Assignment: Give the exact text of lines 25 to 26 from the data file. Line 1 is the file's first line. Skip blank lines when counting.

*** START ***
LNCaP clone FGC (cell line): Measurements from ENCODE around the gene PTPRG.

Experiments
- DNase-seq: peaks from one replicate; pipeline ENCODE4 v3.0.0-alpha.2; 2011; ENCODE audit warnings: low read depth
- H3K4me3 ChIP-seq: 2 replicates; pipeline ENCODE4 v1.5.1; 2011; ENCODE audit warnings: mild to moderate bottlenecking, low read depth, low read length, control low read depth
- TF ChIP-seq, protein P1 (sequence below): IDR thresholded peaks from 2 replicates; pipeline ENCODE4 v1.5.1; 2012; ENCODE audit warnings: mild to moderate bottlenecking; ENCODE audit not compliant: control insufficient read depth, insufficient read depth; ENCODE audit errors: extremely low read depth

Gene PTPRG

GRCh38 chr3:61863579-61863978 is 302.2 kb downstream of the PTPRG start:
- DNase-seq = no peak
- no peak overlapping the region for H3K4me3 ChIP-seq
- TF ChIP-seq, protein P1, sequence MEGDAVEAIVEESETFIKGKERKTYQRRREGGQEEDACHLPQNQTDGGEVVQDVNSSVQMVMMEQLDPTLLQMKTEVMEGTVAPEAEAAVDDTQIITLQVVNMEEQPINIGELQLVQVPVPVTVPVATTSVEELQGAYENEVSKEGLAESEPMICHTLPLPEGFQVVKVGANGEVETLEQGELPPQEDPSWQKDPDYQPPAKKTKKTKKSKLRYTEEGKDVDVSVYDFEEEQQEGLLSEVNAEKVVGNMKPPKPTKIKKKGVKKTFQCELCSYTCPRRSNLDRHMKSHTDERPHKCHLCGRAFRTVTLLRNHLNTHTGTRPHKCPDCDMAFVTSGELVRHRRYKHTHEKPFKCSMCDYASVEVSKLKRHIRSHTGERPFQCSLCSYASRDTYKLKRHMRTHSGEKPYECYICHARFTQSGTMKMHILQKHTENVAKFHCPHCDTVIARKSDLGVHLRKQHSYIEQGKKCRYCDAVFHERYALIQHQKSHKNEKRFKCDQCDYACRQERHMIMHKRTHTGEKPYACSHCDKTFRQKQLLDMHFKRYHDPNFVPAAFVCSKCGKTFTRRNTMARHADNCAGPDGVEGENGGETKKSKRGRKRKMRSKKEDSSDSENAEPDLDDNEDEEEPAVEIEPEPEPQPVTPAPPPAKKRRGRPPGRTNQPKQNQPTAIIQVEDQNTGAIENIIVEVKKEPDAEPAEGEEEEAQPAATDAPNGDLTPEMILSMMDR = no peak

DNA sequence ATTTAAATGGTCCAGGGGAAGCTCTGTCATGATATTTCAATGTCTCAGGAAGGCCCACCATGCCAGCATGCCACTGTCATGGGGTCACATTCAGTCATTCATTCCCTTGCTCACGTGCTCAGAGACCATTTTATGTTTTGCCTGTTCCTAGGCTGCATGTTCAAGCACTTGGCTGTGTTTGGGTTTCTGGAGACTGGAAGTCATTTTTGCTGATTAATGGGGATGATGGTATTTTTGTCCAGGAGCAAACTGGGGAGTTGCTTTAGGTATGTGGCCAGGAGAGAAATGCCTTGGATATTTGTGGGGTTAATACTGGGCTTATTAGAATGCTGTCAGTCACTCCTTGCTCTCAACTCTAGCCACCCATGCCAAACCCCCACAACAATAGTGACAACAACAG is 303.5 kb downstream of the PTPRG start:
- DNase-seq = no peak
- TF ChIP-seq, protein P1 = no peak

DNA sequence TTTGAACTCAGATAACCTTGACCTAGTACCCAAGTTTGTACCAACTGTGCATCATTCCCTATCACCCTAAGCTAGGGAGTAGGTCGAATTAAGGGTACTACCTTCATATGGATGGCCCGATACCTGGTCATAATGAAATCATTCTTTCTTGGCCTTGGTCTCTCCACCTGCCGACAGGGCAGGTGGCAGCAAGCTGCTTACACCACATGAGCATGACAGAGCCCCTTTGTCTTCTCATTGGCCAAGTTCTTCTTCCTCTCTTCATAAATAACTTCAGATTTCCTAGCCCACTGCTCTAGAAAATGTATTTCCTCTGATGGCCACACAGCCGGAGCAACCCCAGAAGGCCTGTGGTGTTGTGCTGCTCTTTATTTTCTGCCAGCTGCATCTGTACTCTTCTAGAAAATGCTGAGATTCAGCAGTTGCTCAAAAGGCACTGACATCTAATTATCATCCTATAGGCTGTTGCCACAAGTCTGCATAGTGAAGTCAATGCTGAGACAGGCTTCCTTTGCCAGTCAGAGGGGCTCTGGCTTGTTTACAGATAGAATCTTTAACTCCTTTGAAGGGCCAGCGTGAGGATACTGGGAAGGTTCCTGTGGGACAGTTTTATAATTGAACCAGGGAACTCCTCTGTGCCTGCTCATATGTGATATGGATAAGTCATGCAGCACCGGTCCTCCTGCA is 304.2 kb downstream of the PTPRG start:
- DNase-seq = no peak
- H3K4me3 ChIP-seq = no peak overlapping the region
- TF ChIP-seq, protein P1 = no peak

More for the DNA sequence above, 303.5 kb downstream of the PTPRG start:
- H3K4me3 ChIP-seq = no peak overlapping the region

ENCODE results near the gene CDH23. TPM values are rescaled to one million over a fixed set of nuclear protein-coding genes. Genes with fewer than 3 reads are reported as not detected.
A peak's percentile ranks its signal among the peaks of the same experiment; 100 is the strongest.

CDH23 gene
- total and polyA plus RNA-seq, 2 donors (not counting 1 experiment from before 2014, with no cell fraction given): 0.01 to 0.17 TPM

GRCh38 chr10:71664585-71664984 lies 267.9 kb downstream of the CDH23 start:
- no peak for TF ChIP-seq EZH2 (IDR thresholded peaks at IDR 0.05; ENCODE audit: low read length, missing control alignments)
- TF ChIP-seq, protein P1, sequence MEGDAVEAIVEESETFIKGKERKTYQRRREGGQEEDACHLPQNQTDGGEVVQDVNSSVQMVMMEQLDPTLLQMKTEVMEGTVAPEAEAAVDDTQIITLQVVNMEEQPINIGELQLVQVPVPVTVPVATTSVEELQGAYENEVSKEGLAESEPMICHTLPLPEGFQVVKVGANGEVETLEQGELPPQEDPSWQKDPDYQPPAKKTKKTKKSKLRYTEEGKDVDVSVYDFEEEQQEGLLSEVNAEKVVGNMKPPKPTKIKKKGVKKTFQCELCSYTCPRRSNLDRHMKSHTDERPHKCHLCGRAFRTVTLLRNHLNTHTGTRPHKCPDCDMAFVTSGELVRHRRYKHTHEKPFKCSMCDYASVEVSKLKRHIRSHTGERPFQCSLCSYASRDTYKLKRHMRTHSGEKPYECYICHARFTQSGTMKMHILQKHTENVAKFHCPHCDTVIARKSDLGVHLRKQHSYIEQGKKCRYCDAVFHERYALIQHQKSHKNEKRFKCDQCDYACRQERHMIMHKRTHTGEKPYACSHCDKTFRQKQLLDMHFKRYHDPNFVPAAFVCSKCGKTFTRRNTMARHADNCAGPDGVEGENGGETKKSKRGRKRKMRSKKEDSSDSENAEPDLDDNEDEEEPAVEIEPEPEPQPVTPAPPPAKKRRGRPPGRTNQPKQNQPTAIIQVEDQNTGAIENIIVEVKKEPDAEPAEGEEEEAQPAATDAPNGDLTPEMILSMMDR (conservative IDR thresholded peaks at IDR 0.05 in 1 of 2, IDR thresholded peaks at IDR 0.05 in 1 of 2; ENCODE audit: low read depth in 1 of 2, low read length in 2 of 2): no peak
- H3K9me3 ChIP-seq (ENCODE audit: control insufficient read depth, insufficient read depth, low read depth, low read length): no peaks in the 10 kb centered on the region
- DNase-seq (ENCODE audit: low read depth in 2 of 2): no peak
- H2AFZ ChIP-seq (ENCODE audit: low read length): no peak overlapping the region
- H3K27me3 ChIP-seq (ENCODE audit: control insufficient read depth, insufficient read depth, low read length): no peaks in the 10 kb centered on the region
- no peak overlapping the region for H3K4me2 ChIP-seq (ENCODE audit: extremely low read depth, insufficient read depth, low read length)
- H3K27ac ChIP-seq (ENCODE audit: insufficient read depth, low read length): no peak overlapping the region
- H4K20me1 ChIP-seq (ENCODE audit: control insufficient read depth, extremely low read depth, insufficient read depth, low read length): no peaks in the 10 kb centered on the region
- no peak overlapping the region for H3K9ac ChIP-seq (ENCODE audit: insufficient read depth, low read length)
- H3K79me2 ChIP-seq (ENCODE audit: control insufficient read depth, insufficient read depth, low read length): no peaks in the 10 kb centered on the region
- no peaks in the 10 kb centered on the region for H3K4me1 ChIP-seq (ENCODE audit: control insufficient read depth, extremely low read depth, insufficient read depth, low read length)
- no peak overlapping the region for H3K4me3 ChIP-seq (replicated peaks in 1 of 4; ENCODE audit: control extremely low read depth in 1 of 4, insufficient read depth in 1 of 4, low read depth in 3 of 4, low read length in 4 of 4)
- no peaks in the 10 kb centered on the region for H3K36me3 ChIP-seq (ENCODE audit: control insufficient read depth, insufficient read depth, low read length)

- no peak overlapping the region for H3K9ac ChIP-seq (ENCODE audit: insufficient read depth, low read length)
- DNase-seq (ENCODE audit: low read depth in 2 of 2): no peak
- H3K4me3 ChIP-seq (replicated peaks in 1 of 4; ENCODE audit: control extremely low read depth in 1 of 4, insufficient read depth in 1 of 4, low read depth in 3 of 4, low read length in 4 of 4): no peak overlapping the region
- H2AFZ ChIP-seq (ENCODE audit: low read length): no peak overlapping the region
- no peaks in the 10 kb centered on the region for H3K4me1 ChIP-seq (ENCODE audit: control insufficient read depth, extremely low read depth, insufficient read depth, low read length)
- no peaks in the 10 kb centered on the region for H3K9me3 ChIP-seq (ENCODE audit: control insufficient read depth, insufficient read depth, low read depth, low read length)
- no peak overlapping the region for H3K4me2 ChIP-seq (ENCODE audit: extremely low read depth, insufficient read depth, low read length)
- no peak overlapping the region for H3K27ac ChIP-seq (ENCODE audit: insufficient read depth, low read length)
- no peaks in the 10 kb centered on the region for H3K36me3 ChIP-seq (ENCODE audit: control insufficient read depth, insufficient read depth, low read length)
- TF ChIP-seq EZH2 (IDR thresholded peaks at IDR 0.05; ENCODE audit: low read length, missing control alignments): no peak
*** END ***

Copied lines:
- no peak for TF ChIP-seq EZH2 (IDR thresholded peaks at IDR 0.05; ENCODE audit: low read length, missing control alignments)
- TF ChIP-seq, protein P1, sequence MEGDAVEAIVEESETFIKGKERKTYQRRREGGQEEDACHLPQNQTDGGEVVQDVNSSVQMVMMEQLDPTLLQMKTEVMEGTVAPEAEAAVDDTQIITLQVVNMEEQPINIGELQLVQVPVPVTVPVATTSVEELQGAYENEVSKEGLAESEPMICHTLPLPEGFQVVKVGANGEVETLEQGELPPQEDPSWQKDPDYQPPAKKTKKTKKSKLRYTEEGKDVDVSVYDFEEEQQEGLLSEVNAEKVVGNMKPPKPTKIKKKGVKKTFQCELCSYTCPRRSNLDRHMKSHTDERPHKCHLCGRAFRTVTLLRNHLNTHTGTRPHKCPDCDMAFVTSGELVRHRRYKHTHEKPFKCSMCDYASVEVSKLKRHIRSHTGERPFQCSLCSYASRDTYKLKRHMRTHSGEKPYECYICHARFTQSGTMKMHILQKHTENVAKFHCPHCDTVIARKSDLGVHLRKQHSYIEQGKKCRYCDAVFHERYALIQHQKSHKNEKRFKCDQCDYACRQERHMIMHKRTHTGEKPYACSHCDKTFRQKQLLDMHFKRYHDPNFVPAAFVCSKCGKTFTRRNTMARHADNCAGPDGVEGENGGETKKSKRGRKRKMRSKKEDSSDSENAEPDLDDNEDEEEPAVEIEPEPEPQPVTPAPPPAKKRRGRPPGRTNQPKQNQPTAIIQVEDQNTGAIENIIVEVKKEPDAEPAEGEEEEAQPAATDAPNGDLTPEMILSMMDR (conservative IDR thresholded peaks at IDR 0.05 in 1 of 2, IDR thresholded peaks at IDR 0.05 in 1 of 2; ENCODE audit: low read depth in 1 of 2, low read length in 2 of 2): no peak